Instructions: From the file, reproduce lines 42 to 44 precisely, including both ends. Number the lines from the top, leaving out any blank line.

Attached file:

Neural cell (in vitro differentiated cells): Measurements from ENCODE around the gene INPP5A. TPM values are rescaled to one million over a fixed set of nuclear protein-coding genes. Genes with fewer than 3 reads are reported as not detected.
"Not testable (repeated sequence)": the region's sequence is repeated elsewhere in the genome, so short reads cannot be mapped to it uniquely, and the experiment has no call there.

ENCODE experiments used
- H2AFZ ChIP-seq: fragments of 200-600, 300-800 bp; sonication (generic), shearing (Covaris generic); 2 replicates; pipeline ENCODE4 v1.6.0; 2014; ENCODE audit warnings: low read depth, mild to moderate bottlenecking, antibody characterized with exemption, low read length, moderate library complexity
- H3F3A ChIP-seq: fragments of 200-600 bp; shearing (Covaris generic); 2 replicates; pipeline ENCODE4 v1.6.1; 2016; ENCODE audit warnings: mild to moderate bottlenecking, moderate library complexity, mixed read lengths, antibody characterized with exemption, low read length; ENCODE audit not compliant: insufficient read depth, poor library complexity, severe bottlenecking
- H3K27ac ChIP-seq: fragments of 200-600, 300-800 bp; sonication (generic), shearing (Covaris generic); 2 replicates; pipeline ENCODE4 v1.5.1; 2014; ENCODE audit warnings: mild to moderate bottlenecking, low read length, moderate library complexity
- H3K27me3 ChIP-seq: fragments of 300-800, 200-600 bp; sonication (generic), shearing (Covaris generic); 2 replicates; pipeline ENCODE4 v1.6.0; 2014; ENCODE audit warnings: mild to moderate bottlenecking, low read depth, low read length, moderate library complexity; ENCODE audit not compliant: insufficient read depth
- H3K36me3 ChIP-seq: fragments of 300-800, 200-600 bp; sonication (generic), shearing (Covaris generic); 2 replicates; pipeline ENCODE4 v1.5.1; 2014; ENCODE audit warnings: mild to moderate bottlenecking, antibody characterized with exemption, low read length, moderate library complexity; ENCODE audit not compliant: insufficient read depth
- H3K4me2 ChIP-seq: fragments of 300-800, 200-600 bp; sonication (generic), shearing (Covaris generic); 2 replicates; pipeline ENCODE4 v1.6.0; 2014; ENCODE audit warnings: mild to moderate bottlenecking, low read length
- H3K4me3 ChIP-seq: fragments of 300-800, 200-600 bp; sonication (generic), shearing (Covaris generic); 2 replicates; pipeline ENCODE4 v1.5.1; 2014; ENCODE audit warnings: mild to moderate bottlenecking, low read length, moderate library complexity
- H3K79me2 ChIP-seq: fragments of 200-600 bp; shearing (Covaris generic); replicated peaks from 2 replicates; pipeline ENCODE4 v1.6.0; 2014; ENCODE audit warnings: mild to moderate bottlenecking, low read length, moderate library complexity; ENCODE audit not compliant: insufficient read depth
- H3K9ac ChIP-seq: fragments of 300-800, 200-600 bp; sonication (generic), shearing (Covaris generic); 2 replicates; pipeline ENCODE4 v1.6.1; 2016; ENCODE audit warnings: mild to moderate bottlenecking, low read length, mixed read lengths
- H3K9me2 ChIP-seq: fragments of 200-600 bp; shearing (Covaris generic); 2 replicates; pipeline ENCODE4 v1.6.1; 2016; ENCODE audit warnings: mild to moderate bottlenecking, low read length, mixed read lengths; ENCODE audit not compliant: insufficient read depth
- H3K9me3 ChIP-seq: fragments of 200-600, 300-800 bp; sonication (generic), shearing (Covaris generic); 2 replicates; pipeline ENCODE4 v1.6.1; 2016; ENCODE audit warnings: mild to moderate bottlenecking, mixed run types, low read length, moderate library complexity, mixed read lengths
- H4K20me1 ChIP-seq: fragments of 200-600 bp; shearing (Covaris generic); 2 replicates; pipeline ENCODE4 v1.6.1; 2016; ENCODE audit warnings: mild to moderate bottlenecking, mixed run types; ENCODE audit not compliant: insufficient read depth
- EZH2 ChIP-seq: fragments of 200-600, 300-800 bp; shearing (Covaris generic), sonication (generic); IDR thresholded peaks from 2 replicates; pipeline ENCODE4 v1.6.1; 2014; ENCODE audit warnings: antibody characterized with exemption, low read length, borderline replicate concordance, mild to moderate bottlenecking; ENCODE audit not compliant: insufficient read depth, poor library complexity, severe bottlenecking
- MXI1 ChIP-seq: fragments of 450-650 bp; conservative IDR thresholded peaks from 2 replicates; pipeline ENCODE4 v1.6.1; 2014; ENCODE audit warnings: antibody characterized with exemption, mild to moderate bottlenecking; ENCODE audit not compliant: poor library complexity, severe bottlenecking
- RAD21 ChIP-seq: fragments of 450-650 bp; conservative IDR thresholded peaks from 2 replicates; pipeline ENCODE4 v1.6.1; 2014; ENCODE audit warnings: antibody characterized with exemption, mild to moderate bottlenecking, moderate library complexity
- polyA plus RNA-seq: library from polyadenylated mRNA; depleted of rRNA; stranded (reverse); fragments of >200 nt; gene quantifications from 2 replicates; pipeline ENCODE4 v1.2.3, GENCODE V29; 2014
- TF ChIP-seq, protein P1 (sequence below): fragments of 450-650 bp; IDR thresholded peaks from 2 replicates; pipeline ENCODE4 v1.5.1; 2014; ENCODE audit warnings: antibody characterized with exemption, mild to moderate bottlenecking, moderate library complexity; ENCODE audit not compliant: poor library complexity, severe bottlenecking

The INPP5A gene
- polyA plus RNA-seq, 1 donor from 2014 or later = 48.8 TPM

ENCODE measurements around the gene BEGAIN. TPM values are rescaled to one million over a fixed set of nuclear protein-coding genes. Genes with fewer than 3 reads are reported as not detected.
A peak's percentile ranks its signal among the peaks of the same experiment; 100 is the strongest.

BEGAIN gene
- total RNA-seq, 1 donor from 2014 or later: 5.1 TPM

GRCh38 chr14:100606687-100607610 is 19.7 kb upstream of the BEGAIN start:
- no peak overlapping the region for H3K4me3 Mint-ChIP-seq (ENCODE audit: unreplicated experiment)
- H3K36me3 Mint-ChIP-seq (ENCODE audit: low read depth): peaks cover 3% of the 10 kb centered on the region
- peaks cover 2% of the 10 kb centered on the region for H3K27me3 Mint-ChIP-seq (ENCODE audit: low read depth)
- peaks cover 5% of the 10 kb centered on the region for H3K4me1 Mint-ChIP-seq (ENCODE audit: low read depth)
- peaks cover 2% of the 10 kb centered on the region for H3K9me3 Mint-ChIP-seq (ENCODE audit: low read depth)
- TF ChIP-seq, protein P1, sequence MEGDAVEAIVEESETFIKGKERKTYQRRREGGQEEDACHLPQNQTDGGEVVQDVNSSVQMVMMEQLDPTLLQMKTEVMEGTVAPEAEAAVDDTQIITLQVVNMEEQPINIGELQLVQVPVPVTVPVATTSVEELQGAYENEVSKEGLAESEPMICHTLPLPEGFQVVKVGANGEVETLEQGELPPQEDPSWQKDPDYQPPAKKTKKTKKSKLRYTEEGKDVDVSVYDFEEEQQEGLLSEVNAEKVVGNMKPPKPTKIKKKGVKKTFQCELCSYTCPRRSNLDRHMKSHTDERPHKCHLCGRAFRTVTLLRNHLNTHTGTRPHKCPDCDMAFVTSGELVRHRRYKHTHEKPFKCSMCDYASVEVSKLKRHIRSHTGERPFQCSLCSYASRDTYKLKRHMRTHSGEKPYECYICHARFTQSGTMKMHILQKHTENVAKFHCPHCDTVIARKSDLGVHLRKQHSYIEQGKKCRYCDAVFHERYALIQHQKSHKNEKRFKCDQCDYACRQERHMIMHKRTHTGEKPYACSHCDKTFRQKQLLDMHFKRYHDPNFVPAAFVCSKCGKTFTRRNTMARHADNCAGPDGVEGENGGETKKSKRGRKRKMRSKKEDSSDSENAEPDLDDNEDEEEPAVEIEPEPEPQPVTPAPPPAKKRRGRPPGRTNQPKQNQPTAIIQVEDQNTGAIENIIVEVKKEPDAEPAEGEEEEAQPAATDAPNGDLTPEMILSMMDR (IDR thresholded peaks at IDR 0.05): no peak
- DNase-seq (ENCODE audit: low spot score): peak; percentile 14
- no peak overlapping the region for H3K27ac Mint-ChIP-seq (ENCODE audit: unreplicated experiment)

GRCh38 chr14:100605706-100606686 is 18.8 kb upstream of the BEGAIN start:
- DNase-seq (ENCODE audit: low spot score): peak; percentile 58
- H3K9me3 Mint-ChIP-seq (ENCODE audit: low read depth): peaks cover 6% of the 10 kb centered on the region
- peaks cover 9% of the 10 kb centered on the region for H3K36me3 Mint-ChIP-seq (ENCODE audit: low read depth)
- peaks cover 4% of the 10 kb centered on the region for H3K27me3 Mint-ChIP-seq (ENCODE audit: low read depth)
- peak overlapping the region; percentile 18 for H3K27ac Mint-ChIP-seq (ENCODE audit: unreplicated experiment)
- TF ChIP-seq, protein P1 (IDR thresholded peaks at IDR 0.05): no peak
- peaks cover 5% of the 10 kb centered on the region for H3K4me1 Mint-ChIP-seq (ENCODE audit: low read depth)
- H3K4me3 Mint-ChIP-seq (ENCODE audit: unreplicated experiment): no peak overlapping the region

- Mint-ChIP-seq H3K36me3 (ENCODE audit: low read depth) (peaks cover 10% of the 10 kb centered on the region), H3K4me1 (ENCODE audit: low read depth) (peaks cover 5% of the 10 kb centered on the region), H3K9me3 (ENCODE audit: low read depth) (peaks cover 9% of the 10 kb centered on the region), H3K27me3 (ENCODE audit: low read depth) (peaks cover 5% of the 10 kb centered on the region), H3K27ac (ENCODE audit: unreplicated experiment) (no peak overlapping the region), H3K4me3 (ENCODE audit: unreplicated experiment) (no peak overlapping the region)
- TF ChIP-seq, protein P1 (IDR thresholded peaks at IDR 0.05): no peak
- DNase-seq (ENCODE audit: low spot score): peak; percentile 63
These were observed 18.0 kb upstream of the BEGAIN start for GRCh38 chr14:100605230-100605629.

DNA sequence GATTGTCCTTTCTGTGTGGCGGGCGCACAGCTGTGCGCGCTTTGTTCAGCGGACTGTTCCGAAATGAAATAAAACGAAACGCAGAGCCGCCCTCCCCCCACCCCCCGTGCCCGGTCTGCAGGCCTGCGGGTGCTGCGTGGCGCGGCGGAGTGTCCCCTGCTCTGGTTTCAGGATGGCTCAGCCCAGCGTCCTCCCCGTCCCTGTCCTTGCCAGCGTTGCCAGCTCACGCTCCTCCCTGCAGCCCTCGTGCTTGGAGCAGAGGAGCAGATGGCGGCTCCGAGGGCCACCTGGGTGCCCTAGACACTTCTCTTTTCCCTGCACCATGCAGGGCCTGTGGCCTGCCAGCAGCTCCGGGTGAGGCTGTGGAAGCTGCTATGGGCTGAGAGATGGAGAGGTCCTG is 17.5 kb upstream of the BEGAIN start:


- TF ChIP-seq, protein P1 (IDR thresholded peaks at IDR 0.05): no peak
- peaks cover 5% of the 10 kb centered on the region for H3K4me1 Mint-ChIP-seq (ENCODE audit: low read depth)
- H3K4me3 Mint-ChIP-seq (ENCODE audit: unreplicated experiment): no peak overlapping the region